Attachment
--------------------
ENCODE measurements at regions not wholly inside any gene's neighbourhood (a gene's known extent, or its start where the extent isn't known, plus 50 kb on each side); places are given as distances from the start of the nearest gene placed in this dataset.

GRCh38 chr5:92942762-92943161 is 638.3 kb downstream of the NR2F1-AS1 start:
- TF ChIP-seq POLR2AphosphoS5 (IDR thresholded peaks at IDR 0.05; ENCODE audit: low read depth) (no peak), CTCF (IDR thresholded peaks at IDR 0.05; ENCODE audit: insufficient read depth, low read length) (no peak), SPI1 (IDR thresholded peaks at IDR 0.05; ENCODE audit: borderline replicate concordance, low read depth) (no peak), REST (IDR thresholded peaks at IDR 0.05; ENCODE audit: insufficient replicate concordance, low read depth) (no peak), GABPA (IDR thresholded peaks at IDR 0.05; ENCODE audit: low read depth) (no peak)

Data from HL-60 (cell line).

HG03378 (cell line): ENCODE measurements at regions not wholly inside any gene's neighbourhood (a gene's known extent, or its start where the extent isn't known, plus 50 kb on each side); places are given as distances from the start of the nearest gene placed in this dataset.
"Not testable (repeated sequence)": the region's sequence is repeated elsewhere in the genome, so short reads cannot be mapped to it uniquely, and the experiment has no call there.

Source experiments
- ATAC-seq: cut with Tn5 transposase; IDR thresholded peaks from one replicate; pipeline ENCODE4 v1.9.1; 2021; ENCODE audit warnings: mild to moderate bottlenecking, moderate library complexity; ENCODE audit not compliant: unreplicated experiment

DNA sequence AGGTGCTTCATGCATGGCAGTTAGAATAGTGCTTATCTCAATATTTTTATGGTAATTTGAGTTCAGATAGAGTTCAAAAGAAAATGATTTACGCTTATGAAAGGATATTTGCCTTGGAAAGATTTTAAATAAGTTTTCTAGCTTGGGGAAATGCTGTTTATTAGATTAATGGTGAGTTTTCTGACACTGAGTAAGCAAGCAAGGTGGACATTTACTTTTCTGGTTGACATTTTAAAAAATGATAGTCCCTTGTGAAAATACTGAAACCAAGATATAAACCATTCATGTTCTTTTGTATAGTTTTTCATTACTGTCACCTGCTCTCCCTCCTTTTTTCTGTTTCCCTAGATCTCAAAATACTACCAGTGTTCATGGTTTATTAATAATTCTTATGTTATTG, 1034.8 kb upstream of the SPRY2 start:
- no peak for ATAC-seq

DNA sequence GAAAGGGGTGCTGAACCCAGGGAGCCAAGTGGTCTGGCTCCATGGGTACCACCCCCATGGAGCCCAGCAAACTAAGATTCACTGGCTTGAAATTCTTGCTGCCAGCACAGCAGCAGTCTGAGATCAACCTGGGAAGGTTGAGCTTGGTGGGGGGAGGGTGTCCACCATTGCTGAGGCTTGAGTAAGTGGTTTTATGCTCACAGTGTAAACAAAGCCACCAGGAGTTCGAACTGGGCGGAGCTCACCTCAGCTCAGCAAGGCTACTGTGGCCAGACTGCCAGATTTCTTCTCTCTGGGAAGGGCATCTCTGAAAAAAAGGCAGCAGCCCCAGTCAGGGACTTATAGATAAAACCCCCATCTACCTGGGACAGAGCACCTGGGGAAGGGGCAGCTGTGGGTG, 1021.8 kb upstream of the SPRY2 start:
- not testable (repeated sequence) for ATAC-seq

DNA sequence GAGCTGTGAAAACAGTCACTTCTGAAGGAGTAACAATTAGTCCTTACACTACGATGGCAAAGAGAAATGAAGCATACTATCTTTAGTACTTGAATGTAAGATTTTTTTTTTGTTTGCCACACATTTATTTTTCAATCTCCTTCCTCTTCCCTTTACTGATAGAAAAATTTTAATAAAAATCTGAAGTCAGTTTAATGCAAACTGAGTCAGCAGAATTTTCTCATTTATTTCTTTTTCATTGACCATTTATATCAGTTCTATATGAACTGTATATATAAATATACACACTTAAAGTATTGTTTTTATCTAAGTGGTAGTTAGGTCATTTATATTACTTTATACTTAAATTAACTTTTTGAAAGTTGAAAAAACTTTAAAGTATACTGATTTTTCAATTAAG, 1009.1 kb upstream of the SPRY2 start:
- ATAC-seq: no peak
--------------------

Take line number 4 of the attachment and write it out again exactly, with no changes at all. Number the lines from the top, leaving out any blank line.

Data from HL-60 (cell line).